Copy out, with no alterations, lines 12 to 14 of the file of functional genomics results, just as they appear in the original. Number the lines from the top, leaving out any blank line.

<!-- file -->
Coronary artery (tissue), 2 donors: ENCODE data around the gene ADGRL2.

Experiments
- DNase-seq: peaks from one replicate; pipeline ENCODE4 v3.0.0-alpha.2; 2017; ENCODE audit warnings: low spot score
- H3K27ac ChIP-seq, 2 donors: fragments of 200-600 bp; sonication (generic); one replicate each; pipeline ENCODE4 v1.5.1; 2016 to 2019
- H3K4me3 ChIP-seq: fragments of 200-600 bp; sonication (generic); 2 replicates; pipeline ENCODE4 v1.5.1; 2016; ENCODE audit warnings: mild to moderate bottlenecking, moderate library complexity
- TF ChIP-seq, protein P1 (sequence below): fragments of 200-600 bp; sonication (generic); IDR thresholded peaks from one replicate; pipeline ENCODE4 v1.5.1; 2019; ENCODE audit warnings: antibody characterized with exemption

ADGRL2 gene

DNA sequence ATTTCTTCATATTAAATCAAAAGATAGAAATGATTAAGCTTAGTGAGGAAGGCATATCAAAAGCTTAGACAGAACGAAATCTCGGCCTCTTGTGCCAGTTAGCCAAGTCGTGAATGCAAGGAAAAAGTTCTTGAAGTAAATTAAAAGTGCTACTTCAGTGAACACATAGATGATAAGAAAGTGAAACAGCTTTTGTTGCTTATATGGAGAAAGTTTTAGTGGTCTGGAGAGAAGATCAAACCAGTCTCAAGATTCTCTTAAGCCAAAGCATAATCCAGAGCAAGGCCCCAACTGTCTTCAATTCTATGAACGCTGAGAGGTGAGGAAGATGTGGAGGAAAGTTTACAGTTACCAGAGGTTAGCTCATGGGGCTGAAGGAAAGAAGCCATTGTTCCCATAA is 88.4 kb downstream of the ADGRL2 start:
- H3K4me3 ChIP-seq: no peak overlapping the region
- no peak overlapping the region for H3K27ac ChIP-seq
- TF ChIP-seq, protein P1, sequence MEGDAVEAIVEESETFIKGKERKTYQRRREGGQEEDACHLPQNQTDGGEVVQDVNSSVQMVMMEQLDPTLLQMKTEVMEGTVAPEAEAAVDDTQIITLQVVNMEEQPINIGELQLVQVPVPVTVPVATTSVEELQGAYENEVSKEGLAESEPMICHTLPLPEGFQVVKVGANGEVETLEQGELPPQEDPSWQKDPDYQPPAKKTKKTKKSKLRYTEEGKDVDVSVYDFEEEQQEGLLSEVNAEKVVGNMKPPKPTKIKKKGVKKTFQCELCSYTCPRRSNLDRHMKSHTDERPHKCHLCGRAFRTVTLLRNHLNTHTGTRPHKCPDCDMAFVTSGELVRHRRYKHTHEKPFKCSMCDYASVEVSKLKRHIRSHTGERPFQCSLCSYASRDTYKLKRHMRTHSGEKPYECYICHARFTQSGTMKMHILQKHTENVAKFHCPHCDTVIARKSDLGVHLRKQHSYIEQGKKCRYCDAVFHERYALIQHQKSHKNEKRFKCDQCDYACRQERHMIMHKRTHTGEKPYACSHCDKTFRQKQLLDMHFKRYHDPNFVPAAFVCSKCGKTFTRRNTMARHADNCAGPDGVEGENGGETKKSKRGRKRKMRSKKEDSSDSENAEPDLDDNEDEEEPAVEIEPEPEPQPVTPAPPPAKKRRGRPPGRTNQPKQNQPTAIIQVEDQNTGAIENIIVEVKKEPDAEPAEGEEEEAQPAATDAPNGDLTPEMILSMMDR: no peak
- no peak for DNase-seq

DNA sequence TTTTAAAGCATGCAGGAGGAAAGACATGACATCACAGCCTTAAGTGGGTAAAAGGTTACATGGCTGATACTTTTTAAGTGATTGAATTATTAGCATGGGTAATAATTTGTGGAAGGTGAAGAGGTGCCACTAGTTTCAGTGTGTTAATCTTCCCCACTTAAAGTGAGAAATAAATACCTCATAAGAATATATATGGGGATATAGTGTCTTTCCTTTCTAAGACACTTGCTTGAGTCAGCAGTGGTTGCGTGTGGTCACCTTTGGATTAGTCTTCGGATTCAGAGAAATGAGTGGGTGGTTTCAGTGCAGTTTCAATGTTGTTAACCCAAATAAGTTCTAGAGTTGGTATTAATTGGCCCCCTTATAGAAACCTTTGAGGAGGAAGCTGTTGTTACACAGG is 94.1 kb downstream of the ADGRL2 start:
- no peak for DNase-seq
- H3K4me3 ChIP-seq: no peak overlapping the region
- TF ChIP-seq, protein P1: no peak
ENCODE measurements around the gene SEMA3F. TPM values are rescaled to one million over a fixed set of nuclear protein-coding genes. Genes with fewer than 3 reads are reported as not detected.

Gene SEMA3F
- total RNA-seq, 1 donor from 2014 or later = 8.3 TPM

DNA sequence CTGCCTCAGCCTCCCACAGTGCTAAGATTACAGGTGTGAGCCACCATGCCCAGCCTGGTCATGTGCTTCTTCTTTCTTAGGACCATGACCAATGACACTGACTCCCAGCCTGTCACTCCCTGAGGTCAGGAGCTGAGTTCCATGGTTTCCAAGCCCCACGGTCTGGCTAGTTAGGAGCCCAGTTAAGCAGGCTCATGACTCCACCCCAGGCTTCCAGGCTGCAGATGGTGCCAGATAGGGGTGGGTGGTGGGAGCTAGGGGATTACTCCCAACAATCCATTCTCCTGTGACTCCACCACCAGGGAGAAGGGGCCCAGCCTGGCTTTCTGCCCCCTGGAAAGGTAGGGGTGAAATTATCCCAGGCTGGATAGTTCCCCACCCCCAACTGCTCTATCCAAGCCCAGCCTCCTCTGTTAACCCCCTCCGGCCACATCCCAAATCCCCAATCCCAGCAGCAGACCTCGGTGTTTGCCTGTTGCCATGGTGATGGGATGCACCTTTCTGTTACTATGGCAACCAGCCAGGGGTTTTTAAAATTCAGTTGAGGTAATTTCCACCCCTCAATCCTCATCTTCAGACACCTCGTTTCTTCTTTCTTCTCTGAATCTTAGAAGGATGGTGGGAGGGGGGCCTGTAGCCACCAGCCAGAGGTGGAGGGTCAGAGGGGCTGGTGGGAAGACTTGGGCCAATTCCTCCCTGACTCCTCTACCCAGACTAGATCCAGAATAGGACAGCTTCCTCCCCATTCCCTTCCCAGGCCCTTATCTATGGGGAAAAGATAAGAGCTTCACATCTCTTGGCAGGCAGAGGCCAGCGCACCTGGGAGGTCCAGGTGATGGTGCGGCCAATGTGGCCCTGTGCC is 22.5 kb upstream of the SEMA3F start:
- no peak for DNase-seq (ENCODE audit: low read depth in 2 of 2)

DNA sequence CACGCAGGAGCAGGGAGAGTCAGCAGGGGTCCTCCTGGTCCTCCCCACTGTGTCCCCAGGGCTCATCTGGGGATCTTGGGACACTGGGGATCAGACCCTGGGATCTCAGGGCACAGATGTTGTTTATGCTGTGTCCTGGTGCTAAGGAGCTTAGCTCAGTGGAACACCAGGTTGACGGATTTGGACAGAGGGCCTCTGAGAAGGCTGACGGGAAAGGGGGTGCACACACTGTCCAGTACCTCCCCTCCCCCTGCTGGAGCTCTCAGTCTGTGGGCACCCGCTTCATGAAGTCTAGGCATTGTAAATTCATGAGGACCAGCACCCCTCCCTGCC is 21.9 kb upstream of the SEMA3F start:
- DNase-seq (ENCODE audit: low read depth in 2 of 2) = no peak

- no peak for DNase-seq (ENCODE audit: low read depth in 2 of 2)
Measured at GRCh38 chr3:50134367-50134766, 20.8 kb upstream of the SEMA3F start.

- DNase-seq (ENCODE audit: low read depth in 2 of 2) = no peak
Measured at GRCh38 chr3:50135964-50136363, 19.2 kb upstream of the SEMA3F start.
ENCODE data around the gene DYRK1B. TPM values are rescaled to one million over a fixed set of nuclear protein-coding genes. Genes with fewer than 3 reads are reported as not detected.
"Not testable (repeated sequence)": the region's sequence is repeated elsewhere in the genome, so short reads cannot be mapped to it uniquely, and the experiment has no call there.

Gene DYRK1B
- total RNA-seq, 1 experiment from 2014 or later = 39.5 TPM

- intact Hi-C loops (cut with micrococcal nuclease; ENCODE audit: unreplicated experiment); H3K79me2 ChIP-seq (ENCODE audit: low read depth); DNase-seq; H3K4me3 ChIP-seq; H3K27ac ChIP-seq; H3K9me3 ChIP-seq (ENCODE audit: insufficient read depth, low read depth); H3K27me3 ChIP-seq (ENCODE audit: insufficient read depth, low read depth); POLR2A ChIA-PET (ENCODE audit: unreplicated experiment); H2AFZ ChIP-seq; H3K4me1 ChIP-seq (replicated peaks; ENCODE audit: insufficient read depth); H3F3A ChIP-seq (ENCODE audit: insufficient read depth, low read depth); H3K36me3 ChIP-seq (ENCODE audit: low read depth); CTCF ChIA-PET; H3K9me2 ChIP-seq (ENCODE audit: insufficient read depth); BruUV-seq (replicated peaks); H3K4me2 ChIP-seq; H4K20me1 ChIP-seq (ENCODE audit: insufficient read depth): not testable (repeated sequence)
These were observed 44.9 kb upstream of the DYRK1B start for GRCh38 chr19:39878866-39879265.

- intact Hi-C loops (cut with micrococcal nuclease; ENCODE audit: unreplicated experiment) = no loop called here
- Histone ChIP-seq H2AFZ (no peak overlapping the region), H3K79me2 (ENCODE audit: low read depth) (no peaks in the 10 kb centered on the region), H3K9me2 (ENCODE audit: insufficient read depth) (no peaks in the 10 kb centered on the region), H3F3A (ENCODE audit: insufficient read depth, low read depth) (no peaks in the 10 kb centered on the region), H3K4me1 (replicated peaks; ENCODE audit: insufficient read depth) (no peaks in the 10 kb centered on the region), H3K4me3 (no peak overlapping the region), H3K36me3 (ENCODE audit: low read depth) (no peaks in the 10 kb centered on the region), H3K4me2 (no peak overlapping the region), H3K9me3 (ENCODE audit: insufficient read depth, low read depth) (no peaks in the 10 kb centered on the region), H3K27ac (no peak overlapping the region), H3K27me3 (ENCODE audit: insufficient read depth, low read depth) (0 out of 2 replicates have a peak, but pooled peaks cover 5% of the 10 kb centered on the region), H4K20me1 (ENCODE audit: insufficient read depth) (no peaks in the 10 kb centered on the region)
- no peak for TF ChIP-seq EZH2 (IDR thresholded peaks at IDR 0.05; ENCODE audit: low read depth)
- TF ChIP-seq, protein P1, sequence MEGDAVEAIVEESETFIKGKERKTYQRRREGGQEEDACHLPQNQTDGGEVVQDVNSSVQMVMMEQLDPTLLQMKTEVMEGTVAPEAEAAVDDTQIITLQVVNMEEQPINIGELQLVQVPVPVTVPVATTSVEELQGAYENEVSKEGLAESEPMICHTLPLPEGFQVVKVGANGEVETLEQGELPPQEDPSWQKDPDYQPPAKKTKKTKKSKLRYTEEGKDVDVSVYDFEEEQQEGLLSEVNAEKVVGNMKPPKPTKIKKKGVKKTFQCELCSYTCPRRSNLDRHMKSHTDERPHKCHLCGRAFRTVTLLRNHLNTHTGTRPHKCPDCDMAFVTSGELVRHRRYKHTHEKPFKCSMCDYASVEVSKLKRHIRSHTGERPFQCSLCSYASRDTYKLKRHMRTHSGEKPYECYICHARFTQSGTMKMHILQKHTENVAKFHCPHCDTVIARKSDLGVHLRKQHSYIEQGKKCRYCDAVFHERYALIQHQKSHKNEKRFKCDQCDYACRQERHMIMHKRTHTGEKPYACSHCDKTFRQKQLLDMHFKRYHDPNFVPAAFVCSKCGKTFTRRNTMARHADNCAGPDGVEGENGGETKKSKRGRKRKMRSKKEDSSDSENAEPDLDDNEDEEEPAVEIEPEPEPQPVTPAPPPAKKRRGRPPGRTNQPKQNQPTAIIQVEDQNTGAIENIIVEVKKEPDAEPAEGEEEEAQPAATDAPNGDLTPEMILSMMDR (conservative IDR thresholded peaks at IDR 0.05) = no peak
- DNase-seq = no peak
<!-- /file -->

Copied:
- no peak for DNase-seq

DNA sequence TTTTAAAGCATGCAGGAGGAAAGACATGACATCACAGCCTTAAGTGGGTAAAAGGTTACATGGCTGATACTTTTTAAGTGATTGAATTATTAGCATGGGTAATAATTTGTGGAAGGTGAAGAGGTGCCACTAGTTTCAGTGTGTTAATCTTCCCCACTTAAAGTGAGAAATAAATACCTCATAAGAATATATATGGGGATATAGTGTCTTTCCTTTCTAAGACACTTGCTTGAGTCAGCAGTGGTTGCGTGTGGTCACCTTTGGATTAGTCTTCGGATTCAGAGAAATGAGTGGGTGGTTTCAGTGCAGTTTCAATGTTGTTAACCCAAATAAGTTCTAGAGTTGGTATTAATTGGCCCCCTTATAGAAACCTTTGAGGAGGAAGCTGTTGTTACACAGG is 94.1 kb downstream of the ADGRL2 start:
- no peak for DNase-seq